A Trek To Har Ki Dun Changed This Trekker's Perspective Towards Life

A Trek To Har Ki Dun Changed This Trekker's Perspective Towards Life

Category Transformation Stories Trekker Space

By Jolyanne Gendron


I’ve always believed that differences are what make our world so interesting.

Last year, I’ve spent 3 months travelling alone in different regions of India and ended-up living a life changing experience. Trekking the Himalayas has given me a deep perspective on my own life.

The reality of life

Back home I have a fast-paced lifestyle with endless possibilities, but what if all these possibilities were slightly too much.

Since my trek to Har Ki Dun, I’ve been introspecting on what happened to me in these remote mountains.

My co-trekkers would agree to say that I was probably the quietest trekker of the group, as for the first time in my life, my mind was not distracted and I loved it.

I felt a strong contact with the gorgeous nature around me, and all I had to do was to walk and connect with the fine human beings living in these mountainside villages far away from my hectic life.

For once I did not think about what’s next, I was in the absolute moment. I guess it was similar to meditation, a practice that I’ve never been able to introduce into my life so far.

I live in Montreal, Canada where I work for a renowned event company that has brought me to unique countries around the world. I have a deep passion for travel and adventure and I feel lucky not to fear the unknown and to still have the ability to trust my instinct.

In Canada, I realize that it’s easy to lose yourself in the whirlwind of life and to believe that our way, is the only good way of living.

When I’m at home I have this tendency to completely fill-up my schedule to make the most out of each day. Often I rush to be on time for my yoga class only to go there and be able to relax. I feel pressured to keep up on new technology to serve a need that I didn’t even know I had.

The result is that I often run out of time to do everything that is available around me, I consume too much and I still often have this feeling of never doing or possessing enough from what our life has to offer. It’s exhausting. I’ve questioned myself on how to come back to a simpler life in a city that I love but that will never slow down.

Life lessons from the local culture

Spending time and interacting with locals that are living mainly in a self-sufficient mode and where kids have not much material but are still so happy, made me feel envious of their preserved purity.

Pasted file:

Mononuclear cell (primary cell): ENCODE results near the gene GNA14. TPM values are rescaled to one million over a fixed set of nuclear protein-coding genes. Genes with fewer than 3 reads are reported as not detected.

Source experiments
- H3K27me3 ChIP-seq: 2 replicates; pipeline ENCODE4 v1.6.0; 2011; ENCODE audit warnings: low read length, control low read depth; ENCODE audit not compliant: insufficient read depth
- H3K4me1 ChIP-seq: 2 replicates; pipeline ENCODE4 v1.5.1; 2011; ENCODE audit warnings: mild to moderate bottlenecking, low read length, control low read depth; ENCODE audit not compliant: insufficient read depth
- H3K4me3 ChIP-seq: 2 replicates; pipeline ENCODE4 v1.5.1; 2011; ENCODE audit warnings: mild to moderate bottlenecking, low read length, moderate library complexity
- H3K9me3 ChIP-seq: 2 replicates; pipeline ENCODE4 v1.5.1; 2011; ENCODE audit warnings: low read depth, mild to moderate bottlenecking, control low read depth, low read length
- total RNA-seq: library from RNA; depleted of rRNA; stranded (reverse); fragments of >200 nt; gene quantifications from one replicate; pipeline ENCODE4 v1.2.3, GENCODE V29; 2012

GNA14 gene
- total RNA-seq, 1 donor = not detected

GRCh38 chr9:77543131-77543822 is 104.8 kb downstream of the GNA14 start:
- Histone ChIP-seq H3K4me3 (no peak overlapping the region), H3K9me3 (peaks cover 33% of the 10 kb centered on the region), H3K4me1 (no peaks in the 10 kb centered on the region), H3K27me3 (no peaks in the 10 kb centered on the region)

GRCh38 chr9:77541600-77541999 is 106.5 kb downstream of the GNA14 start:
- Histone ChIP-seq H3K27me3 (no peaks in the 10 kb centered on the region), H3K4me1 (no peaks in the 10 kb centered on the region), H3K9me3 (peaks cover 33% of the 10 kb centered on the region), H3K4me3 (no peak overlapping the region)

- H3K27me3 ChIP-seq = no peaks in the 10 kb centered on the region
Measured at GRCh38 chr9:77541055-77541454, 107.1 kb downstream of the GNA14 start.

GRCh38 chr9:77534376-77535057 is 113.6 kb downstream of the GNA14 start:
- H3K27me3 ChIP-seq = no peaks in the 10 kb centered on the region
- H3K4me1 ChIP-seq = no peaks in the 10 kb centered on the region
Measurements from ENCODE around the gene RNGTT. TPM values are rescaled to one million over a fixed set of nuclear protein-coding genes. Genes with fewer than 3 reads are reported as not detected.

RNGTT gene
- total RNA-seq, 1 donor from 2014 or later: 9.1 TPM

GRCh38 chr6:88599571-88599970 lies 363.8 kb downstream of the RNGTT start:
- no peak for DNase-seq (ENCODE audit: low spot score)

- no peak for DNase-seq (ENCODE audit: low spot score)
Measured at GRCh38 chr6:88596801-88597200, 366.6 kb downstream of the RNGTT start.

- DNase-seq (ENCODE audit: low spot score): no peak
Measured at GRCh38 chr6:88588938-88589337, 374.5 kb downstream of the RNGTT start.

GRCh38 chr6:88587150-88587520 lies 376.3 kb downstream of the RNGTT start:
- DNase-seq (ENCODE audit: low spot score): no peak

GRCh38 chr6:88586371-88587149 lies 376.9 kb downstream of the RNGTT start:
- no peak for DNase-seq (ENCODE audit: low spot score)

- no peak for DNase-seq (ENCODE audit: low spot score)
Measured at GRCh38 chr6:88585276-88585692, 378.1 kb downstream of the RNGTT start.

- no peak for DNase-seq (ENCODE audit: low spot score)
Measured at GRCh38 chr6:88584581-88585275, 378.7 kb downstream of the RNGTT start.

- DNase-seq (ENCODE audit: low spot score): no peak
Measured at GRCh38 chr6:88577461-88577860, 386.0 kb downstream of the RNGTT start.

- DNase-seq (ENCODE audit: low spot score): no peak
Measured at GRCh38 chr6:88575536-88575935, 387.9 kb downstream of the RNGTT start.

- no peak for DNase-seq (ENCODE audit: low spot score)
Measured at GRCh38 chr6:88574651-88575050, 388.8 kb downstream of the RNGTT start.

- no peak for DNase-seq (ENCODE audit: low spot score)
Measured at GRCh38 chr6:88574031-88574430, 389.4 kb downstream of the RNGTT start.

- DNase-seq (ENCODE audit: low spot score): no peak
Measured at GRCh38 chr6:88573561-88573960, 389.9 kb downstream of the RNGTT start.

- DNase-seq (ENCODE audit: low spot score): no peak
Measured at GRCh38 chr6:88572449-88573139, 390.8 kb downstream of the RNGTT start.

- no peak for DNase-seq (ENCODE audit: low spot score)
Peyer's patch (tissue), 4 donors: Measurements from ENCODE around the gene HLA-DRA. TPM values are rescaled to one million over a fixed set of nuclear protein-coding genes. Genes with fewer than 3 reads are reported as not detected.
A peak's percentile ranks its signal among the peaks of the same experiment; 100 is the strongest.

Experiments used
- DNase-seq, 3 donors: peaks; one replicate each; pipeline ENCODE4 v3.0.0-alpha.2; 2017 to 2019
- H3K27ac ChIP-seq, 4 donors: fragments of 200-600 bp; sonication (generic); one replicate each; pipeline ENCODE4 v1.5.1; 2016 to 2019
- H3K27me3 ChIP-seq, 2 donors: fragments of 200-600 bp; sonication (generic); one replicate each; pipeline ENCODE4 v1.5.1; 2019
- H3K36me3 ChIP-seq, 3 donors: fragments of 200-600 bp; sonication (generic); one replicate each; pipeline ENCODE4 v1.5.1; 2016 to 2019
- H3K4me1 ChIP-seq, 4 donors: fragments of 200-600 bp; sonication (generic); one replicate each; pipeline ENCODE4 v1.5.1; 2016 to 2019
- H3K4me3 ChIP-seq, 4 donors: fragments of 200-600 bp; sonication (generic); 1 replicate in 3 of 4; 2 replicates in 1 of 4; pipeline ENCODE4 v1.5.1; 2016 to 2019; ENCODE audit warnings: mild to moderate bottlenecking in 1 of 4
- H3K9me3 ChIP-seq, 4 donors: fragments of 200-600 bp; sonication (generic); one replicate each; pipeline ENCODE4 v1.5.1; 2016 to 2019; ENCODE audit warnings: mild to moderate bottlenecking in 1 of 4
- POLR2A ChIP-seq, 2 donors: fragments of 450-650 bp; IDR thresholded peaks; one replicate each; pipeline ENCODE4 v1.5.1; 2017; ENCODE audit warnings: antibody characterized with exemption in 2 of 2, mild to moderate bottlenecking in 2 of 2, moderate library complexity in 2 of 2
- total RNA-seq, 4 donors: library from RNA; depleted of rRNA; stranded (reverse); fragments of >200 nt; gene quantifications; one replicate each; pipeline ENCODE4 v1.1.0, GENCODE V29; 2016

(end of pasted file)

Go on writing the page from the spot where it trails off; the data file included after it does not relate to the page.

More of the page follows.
People here are not constantly confronted with publicity creating new needs and don’t have to perform on a daily basis to keep up to the rhythm of a society that is only going faster and faster. I felt that they had just enough for a happy life.

I was actually discovering what I’ve lost in modern society; The ability to feel good with little.

Six weeks after my trek, I went back to Sankri, the starting point of Har Ki Dun trek, where I’ve spend 5 days in Saur Village, welcomed by Chaman’s wonderful family. Chaman was one of the guide who guided my group to Har Ki Dun. For five days, I could live their slow and simple pace and feel the benefits of it. Each meal was made from scratch, with mostly organic food grown in the valley. They took the time it needed to prepare three healthy meals a day for the whole family and for whoever showed up to their house. We had long moments around the fire just talking, laughing and even dancing. I never saw them rushing out of time, despite all the hard work that they had to accomplish on a daily basis.

A change in perspective

When I came back home, I felt that I needed to reposition myself in the world I live in, by changing habits in my life, one at a time, and come back to the essential; human relations, focus on a healthy life, to tame slow moments & to transform a feeling of need into a feeling of appreciation for what I have.

This is in complete connection with what my yoga teacher has told me few years ago but that I was unable to achieve. She said that I needed to learn how to rest my mind if I wanted to be able to continue doing what I love in life for a very long time.

I have finally achieved that naturally in the Himalaya’s and my hope is to be able to introduce this state of mind into my everyday life despite the endless possibilities around me.

Jolyanne Gendron

About the author

Jolyanne is from Montreal, Canada and she is working as a Production Coordinator for the events division of a well-known circus. What she treasures the most in life is to be in nature either on her mountain bike going up a hill in the forest, on a snowboard sliding down through silent threes or following the wind kiteboarding on the water. Trekking the Himalayas is now part of these activities that makes her feel alive.